Atenolol/chlorthalidone (By mouth)
Atenolol (a-TEN-oh-lol), Chlorthalidone (klor-THAL-i-done)
Treats high blood pressure. A lower blood pressure can reduce the risk of stroke and heart attack. This medicine contains a beta blocker and a diuretic (water pill).
Tenoretic 100, Tenoretic 50
When This Medicine Should Not Be Used
How to Use This Medicine
- Take your medicine as directed. Your dose may need to be changed several times to find what works best for you.
- Carefully follow your doctor's instructions about any special diet.
If a dose is missed:
- Take a dose as soon as you remember. If it is almost time for your next dose, wait until then and take a regular dose. Do not take extra medicine to make up for a missed dose.
How to Store and Dispose of This Medicine
- Store the medicine in a closed container at room temperature, away from heat, moisture, and direct light.
- Ask your pharmacist, doctor, or health caregiver about the best way to dispose of any outdated medicine or medicine no longer needed.
- Keep all medicine out of the reach of children. Never share your medicine with anyone.
Drugs and Foods to Avoid
Ask your doctor or pharmacist before using any other medicine, including over-the-counter medicines, vitamins, and herbal products.
- Make sure your doctor knows if you are also using clonidine (Catapres®, Combipres®), digoxin (Lanoxin®, Digitek®), indomethacin (Indocin®), lithium (Eskalith®, Lithobid®), reserpine, insulin or diabetes medicine that you take by mouth (such as glimepiride, glyburide, metformin, Actos®, Janumet®, Januvia®), medicine to treat a heart rhythm problem (such as amiodarone, disopyramide, Cordarone®, Norpace®), or other blood pressure medicines (such as amlodipine, diltiazem, verapamil, Caduet®, Lotrel®).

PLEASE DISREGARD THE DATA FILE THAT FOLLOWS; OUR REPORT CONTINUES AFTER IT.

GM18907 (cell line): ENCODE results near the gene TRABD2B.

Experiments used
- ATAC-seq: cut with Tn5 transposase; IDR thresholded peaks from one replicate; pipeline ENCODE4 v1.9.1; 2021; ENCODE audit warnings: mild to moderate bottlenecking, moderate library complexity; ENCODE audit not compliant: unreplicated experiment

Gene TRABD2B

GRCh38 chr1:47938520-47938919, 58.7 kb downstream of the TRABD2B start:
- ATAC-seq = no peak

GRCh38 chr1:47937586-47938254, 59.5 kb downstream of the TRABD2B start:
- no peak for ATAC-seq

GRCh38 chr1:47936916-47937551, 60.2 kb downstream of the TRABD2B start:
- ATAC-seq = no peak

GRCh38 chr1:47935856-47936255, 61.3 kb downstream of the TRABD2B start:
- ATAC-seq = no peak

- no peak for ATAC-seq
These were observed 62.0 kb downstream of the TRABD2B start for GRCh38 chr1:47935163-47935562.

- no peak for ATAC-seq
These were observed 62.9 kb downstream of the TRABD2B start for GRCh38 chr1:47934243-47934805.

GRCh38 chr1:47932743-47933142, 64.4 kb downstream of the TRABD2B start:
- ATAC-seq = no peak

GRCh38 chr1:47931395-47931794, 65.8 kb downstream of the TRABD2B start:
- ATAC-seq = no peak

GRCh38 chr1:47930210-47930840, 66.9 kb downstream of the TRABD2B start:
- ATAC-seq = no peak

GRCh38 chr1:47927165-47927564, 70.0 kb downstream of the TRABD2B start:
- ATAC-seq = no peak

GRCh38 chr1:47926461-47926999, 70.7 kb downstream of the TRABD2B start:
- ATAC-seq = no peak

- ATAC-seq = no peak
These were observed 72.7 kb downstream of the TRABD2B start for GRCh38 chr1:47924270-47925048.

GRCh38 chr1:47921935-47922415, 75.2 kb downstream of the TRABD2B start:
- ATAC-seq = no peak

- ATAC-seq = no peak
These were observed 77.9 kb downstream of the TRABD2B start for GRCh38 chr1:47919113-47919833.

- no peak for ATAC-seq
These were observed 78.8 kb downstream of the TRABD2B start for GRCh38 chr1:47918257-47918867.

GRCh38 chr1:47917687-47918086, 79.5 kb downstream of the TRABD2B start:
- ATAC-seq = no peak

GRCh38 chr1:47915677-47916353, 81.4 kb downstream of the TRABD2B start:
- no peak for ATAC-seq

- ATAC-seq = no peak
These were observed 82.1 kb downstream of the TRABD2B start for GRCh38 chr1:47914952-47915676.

Warnings While Using This Medicine
- It is not safe to take this medicine during pregnancy. It could harm an unborn baby. Tell your doctor right away if you become pregnant.
- Make sure your doctor knows if you are breastfeeding, or if you have kidney disease, liver disease, angina (severe chest pain), diabetes, gout, heart or blood vessel problems, heart failure, lung disease, lupus, overactive thyroid, mineral imbalance (such as high calcium or low potassium, sodium in the blood), or a history of asthma or allergies. Tell your doctor if you have an untreated adrenal problem called pheochromocytoma.
- This medicine may make you dizzy, lightheaded, or drowsy. Avoid driving, using machines, or doing anything else that could be dangerous until you know how this medicine affects you.
- Tell any doctor or dentist who treats you that you are using this medicine. You may need to stop using this medicine several days before you have surgery or medical tests.
- Do not stop using the medicine without asking your doctor, even if you feel well. This medicine will not cure your high blood pressure, but it will help keep it in normal range. You may have to take blood pressure medicine for the rest of your life.
- Your doctor will do lab tests at regular visits to check on the effects of this medicine. Keep all appointments.
Possible Side Effects While Using This Medicine
Call your doctor right away if you notice any of these side effects:
- Allergic reaction: Itching or hives, swelling in your face or hands, swelling or tingling in your mouth or throat, chest tightness, trouble breathing
- Chest pain (may be related to your disease and not a side effect)
- Confusion, weakness, uneven heartbeat, trouble breathing, numbness or tingling in your hands, feet, or lips
- Dry mouth, increased thirst, muscle cramps, nausea, vomiting
- Rapid weight gain, swelling in your feet, ankles, or legs
If you notice these less serious side effects, talk with your doctor:
- Dry eyes
- Mild skin rash
If you notice other side effects that you think are caused by this medicine, tell your doctor
Call your doctor for medical advice about side effects. You may report side effects to FDA at 1-800-FDA-1088
- Last reviewed on 12/4/2015
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